The moment you’ve been waiting for!! What are our actual recommendations for kid friendly hiking in Zion National Park? Here you go! These suggested Zion hikes are noted for their level of difficulty, length and ultimate selling point. We’ve done each of these, and the ones we haven’t we note as such. This is the first-hand list from a parent of small kids what hiking in Zion is good for the whole family. Download Zion National Park hiking guide here.
Hiking in the main Zion Canyon w/ shuttle service
All of the following kid friendly hikes in Zion are accessible from one of the Zion Shuttle route and are open nearly all year. Trail availability is dependent on weather, both current and recent, so double check at the Visitor Center regarding which trails are open for the full route you’re interested in.
Pa’rus Trail along the Virgin River
The Pa’rus trail is the very first trail you’ll encounter at the main entrance to Zion National Park. Fitting that it’s our first recommendation for kid friendly hiking in Zion. The Pa’rus trail begins at the Visitor Center and goes as far as Canyon Junction. It’s a pretty mellow hike and is even wheelchair accessible for the 3.5 miles along the river. This is a busy trail though, as it’s one of the few that dogs and bikes are allowed on, but it’s beautiful and if you don’t have a ton of time but want to experience a taste of Zion, this is ideal.
This is a fun, relatively easy trail. It’s not too long, but is long enough to make you as an adult feel like you’ve accomplished something. The payoff at the end of the trail is worth it too. You begin the Emerald Pools trail at the Zion Lodge and cross the Virgin River immediately. As you hike along, watch for BOLD ground squirrels, cactus right off the trail and impromptu waterfalls. You’ll get different trail bonuses depending on the time of year.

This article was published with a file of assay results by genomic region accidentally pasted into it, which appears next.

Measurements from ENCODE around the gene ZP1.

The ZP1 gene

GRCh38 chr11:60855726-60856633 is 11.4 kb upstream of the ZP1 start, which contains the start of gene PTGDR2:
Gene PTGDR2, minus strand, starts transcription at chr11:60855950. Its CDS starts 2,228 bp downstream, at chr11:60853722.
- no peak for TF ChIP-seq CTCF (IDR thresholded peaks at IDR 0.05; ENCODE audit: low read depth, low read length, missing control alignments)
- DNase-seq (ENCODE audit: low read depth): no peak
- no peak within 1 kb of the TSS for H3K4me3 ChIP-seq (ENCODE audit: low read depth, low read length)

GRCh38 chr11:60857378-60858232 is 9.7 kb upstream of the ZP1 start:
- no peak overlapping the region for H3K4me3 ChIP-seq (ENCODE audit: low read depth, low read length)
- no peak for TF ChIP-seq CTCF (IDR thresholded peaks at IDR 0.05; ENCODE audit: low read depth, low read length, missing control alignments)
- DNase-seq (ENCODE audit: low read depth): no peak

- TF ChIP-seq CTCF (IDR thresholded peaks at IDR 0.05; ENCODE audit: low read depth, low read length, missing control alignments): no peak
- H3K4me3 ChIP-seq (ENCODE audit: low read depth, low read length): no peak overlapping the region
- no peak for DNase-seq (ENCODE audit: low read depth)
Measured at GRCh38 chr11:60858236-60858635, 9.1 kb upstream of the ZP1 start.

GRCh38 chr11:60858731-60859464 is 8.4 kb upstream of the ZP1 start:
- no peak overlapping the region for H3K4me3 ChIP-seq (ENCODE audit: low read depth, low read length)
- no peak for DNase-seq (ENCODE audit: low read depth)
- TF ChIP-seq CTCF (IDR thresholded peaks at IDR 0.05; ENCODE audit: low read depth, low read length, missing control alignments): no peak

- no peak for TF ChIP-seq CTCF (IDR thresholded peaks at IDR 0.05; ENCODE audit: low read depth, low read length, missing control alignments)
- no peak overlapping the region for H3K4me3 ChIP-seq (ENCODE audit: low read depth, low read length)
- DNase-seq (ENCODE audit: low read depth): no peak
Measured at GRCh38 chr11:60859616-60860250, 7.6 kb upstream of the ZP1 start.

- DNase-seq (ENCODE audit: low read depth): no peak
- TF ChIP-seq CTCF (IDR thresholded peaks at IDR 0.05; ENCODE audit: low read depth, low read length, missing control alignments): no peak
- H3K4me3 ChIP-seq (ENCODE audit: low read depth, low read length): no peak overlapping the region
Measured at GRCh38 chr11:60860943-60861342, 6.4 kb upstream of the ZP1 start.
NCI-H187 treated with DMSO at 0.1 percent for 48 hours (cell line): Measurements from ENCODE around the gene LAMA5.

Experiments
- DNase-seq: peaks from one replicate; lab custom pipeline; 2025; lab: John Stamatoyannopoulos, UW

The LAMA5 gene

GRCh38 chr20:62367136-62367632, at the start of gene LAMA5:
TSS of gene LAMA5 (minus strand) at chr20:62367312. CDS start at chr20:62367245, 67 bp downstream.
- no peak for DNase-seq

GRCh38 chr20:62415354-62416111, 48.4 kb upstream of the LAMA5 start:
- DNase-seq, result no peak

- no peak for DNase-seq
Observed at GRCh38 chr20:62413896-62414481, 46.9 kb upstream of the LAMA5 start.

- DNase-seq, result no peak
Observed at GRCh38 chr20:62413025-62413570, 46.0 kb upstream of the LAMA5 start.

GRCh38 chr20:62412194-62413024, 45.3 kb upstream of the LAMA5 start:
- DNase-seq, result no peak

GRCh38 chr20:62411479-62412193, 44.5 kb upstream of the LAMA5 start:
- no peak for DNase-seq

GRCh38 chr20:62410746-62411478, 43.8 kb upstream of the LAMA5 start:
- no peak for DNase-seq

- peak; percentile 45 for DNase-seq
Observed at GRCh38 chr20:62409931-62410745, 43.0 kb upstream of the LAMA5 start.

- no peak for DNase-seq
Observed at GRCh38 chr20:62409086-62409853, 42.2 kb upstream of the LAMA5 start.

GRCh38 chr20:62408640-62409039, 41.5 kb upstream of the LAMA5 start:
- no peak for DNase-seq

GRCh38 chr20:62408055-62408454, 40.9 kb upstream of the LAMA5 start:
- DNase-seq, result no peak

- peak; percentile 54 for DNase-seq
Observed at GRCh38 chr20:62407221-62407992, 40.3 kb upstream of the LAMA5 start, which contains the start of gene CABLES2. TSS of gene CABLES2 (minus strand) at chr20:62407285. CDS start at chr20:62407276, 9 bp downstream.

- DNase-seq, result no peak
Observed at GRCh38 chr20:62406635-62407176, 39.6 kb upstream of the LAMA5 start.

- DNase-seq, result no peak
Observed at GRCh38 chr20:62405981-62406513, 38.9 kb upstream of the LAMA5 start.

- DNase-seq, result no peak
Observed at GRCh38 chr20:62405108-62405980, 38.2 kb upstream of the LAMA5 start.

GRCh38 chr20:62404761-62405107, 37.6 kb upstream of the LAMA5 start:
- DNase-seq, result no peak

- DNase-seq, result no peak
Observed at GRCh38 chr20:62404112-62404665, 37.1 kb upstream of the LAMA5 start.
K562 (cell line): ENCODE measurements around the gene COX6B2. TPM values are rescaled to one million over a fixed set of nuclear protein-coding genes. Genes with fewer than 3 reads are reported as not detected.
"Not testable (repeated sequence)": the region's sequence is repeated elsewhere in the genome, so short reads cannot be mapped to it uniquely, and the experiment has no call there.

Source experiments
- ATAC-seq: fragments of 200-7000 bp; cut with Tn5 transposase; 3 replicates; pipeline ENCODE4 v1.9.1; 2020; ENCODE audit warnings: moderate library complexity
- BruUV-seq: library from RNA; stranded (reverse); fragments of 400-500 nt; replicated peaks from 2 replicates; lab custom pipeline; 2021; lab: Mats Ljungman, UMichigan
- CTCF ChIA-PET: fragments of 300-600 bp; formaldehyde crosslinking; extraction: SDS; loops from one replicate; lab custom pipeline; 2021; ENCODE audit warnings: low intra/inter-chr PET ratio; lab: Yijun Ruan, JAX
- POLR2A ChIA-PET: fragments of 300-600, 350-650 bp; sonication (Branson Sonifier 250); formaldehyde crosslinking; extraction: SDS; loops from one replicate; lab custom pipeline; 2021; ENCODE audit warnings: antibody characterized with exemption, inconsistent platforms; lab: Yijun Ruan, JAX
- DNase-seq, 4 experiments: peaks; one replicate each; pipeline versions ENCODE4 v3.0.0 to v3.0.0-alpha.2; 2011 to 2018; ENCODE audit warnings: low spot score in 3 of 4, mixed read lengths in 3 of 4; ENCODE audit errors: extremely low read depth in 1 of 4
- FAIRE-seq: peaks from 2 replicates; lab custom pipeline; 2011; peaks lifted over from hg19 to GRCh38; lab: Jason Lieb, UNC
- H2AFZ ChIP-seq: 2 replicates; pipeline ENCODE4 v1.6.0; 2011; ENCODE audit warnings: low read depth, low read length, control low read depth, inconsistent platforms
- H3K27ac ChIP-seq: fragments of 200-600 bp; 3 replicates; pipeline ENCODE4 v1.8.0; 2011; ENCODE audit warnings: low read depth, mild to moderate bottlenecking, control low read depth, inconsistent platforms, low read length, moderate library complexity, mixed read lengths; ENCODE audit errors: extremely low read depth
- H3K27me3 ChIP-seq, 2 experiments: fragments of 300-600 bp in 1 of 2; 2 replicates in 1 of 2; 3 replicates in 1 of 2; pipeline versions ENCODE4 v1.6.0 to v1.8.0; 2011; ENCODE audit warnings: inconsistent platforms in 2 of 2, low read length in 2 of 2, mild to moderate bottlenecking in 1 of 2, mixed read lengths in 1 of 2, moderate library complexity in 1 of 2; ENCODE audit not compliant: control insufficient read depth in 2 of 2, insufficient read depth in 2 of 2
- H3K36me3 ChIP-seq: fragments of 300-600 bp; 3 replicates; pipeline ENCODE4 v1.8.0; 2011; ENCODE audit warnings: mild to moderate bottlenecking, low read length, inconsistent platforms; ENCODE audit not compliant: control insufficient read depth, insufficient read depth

The trail itself is actually paved a good portion of the way to Lower Emerald Pool, but when it stops, the trail is pretty iffy. After a bit of rain or snow melt, the last quarter of the Emerald Pools trail is pretty muddy. While there are no crazy cliffs and the trail is pretty wide, we do recommend holding kids’ hands for this section if the trail is gross. Let’s just say the mud here is straight from Willy Wonka’s chocolate waterfall.
The big sight of the Emerald Pools trail is walking behind waterfalls. That’s why this is one of our picks for kid friendly hiking in Zion National Park. The splash down and subsequent lush vegetation makes for a unique and beautiful sight, easy to talk up for kids.
Note: the loop portion of the Emerald Pools trail that continues to the other pools and sights is currently closed (as of April 2019). Normally this would connect to the Grotto trail which ends at the Grotto Zion Shuttle stop.